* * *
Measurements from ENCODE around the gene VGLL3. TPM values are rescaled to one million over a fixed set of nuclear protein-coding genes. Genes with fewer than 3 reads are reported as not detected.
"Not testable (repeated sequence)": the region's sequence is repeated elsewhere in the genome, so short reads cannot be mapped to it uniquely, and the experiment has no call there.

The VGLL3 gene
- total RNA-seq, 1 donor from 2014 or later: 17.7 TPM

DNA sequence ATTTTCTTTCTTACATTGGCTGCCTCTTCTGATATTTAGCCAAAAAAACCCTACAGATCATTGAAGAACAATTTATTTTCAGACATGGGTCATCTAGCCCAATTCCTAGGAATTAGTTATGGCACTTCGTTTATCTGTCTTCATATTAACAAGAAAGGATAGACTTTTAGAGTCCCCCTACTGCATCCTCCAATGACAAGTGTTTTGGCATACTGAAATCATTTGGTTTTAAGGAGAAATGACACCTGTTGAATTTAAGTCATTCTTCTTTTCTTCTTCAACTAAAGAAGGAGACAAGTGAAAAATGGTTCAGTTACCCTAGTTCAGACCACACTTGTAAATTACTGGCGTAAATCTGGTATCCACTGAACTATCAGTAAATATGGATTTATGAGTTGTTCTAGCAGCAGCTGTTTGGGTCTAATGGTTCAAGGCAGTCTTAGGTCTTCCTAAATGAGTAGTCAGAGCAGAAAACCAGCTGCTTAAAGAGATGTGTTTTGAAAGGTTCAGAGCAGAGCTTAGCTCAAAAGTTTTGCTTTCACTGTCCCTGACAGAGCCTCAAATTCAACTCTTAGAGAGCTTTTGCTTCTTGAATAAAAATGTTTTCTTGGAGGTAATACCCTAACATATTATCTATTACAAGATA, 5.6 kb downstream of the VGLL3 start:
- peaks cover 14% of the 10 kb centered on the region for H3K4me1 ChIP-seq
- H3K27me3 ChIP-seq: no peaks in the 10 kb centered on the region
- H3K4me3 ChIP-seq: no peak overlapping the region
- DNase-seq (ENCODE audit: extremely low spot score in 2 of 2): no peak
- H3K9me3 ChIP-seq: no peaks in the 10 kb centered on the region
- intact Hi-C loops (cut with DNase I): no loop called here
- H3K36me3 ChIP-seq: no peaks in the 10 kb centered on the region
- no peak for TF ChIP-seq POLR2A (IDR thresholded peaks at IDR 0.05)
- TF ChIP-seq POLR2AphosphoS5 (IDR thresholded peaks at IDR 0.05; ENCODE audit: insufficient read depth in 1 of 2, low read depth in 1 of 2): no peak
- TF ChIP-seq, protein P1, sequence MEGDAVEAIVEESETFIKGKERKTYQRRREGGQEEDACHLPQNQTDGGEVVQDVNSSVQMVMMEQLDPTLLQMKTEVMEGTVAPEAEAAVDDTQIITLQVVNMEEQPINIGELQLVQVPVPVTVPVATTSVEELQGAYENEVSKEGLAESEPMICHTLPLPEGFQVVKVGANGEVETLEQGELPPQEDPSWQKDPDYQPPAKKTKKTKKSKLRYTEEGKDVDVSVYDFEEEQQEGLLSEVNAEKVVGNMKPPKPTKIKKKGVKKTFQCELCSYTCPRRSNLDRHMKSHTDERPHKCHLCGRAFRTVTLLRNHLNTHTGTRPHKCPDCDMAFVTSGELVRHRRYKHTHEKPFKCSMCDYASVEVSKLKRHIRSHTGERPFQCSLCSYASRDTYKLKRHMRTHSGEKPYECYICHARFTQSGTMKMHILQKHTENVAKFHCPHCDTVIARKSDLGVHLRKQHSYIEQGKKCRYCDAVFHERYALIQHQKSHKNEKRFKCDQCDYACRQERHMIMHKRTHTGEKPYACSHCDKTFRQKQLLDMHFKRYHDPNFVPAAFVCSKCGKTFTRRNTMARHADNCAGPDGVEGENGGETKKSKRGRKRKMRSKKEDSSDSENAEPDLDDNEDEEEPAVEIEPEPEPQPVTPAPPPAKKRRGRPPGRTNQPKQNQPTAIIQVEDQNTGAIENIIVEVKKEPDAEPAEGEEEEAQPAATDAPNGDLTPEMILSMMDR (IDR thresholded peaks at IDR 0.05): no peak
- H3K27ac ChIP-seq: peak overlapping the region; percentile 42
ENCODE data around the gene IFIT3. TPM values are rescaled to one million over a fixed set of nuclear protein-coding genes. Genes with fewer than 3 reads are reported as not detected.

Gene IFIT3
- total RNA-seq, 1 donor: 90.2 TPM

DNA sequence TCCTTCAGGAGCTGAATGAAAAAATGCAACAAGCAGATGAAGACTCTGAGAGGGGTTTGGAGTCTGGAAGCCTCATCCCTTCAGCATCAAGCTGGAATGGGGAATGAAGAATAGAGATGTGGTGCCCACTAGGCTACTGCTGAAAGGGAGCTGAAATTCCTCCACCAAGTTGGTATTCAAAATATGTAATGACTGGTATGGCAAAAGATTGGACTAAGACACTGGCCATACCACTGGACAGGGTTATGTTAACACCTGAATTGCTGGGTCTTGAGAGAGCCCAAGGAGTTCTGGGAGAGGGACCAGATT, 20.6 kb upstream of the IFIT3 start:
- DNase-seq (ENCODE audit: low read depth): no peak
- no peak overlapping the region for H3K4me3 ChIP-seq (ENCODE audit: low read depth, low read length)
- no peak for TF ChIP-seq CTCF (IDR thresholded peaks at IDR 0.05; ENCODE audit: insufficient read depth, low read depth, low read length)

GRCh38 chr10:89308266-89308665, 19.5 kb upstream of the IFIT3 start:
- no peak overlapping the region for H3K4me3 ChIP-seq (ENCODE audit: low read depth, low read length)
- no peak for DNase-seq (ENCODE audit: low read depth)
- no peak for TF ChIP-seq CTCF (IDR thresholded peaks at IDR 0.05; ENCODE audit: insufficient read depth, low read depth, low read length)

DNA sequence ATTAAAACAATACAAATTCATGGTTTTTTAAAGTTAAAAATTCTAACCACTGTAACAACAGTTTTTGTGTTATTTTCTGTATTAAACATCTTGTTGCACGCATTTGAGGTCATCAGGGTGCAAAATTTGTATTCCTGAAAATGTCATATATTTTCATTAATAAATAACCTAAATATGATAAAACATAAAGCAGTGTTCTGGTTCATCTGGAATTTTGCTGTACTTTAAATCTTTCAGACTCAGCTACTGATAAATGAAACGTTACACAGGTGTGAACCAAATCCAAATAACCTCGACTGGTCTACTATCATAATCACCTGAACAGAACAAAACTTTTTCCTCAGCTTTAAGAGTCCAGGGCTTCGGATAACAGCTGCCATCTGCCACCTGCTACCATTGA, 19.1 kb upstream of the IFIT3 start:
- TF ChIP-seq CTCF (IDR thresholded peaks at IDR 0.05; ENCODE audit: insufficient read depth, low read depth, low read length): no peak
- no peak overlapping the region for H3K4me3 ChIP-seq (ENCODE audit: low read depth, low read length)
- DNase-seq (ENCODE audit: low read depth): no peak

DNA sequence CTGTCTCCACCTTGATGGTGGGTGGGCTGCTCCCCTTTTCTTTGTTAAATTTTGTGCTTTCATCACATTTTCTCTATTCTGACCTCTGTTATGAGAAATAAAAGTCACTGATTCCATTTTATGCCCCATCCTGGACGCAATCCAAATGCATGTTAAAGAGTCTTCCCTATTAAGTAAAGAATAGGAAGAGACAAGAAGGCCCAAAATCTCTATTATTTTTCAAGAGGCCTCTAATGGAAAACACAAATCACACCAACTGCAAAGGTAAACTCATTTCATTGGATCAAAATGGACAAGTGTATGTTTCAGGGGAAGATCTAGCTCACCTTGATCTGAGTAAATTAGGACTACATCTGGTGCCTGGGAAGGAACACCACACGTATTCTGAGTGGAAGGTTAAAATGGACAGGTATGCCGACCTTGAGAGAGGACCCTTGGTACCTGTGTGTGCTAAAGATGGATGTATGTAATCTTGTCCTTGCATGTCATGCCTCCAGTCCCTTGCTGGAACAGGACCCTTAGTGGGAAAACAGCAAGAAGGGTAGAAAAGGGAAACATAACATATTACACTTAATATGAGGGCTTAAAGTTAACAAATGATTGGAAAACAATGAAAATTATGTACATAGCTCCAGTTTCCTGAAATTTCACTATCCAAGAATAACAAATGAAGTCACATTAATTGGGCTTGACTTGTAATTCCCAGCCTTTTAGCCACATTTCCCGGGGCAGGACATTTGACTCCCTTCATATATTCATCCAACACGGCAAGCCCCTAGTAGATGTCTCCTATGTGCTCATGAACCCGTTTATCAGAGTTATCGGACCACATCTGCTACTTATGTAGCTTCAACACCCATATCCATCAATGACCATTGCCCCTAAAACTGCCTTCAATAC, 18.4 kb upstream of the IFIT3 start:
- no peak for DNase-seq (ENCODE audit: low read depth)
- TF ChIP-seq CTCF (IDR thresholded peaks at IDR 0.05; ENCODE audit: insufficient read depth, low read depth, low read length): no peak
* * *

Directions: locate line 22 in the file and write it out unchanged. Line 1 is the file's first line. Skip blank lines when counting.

- no peak overlapping the region for H3K4me3 ChIP-seq (ENCODE audit: low read depth, low read length)